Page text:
A Delicate Balance

abraham-sarah-hagar

Sarah brings Hagar to Abraham

When walking the spiritual path, there can seem to be a conflict in the guidance for staying on that path. I refer specifically to these 2 pieces of counsel:

  • Treat and move your feet (aka God helps those who help themselves)
  • Stay out of the “hows” (aka Let go and let God)

So are we supposed to make things happen or sit back, watch and wait?

Both.

As maddeningly obtuse as it may seem, both statements are appropriate advice. When dealing with life from the spiritual perspective, we must simultaneously help ourselves, while avoiding the impulse to micromanage.

I have written many times about the need to treat and move your feet, my favorite example being the hot dog and closet story. I’ve also been critical of the position that leans on prayer/treatment followed by sitting on the couch and waiting for money or other opportunities to fly in through the window.

After hearing this it may seem wrong to criticize those who would pray/treat and then try to help things along, but here’s where the subtlety of spiritual law kicks in: there’s a distinct difference between preparing to receive and micromanaging.

A well-known example of this difference is a story as old as time: the biblical tale of Abraham and Sarah who were promised a child but grew older and older without any sign of a baby. Many of you will recall that Sarah began to doubt that God could truly make it happen for her and Abraham, especially as she had moved past child-bearing age, so she sent her servant, Hagar, to sleep with her husband. Hagar conceived and bore a son that she named Ishmael.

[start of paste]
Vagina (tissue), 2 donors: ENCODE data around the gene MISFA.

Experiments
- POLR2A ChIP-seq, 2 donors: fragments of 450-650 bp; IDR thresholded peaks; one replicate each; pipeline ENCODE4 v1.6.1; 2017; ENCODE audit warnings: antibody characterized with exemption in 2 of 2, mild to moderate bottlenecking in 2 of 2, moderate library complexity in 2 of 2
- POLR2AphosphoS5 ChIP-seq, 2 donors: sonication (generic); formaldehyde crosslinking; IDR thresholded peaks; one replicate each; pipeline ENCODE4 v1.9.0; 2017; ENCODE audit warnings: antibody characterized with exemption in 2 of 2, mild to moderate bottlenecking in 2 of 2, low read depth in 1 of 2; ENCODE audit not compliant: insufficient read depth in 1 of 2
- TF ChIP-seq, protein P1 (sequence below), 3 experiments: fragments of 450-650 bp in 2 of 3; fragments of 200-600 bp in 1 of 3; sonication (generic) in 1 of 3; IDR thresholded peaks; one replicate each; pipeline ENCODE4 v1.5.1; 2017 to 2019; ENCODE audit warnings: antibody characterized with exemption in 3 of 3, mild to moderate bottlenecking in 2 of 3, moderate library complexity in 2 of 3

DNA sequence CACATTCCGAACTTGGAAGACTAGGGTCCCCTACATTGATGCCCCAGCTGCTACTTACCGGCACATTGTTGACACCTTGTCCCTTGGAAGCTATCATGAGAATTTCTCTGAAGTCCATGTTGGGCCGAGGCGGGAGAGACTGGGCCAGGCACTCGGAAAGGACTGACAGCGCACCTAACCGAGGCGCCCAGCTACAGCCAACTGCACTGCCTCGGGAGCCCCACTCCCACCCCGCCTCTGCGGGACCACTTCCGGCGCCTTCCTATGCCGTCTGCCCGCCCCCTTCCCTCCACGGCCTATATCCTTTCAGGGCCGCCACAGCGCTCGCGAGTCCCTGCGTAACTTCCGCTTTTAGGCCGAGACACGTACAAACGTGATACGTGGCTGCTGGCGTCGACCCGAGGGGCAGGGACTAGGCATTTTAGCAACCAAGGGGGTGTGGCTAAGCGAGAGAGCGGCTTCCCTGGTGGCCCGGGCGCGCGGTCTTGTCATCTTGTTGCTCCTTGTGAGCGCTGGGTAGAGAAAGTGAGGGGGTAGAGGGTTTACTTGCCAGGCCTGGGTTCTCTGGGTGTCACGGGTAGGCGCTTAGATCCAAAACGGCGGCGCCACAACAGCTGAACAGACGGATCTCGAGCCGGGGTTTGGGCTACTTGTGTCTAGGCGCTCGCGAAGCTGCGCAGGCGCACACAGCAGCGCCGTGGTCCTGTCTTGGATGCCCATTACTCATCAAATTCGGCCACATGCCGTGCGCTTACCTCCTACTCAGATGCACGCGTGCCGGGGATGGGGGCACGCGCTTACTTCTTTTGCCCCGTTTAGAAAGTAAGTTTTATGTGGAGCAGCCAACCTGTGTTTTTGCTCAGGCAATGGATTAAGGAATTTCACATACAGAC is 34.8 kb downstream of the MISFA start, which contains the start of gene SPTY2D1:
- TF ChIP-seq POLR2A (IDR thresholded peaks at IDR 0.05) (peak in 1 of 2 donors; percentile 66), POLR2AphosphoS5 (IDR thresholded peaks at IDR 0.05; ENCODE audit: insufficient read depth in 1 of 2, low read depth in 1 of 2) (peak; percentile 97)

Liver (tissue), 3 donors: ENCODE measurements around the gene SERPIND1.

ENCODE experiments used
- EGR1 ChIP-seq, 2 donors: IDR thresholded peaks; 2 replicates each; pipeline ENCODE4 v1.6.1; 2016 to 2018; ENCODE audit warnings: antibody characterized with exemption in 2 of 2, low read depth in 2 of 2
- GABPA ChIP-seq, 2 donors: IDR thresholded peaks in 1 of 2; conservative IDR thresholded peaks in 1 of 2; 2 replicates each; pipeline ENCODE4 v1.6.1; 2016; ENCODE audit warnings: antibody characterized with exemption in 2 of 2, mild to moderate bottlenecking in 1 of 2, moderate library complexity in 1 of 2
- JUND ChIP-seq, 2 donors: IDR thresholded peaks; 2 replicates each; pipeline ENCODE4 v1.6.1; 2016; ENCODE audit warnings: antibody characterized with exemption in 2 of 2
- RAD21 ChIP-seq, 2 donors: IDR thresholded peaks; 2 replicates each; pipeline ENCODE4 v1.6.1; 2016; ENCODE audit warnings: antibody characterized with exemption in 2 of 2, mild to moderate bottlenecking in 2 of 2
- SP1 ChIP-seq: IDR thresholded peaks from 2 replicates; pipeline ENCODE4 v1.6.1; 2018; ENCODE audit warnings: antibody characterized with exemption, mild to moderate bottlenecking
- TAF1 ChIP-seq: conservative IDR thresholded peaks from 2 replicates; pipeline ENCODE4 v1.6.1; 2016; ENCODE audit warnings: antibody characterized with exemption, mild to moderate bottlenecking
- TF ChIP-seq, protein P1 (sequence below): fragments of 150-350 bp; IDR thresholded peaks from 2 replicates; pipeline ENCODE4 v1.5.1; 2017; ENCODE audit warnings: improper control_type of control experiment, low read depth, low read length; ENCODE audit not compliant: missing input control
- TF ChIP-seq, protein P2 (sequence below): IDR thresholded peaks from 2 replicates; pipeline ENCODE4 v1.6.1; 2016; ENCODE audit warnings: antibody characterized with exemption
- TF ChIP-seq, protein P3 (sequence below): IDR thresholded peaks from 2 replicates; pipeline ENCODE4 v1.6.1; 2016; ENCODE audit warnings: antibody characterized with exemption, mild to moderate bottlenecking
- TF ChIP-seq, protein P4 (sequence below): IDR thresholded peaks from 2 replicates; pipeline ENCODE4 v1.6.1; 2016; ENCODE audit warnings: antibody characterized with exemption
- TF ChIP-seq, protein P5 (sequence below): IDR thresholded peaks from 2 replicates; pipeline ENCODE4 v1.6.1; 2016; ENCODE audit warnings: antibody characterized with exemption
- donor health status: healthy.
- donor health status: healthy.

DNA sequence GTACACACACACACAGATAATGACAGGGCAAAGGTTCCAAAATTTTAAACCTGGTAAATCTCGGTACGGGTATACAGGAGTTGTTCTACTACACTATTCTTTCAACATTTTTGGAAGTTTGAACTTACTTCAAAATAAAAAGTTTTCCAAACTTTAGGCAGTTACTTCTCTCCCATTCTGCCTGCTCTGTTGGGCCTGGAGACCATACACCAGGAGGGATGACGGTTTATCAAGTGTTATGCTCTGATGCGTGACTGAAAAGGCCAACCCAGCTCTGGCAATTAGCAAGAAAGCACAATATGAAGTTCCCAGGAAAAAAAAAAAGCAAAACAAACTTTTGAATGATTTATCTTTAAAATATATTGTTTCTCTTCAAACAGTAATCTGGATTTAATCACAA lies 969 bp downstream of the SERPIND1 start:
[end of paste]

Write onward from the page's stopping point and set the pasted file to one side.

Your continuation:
Sarah moved past preparing for her son and into the realm of micromanaging when she sent her servant Hagar to sleep with her husband. This did get the ball rolling for the baby to come into the family, but it’s not hard to imagine why this arrangement didn’t work out so well between Abraham, Sarah and Hagar who ended up being sent away with her small son.

Sarah and Abraham wanted a child, and prayed for that child. God promised a child to them, but neither Sarah or Abraham truly believed that it could happen. In fact, Abraham even laughed at God.

15 Then God said to Abraham, “As for your wife,… Sarah shall be her name. 16 And I will bless her and also give you a son by her; then I will bless her, and she shall be a mother of nations; kings of peoples shall be from her.”

17 Then Abraham fell on his face and laughed, and said in his heart, “Shall a child be born to a man who is one hundred years old? And shall Sarah, who is ninety years old, bear a child?

It’s comforting to know that even figures with as large a footprint in history as Abraham had doubts after seeking divine intervention. As this story goes, Abraham and Sarah did go on to have a child, Isaac but not until after the turmoil caused by Sarah’s micromanaging.

In teaching this principle of balance thousands of years later, Ernest Holmes wrote the following: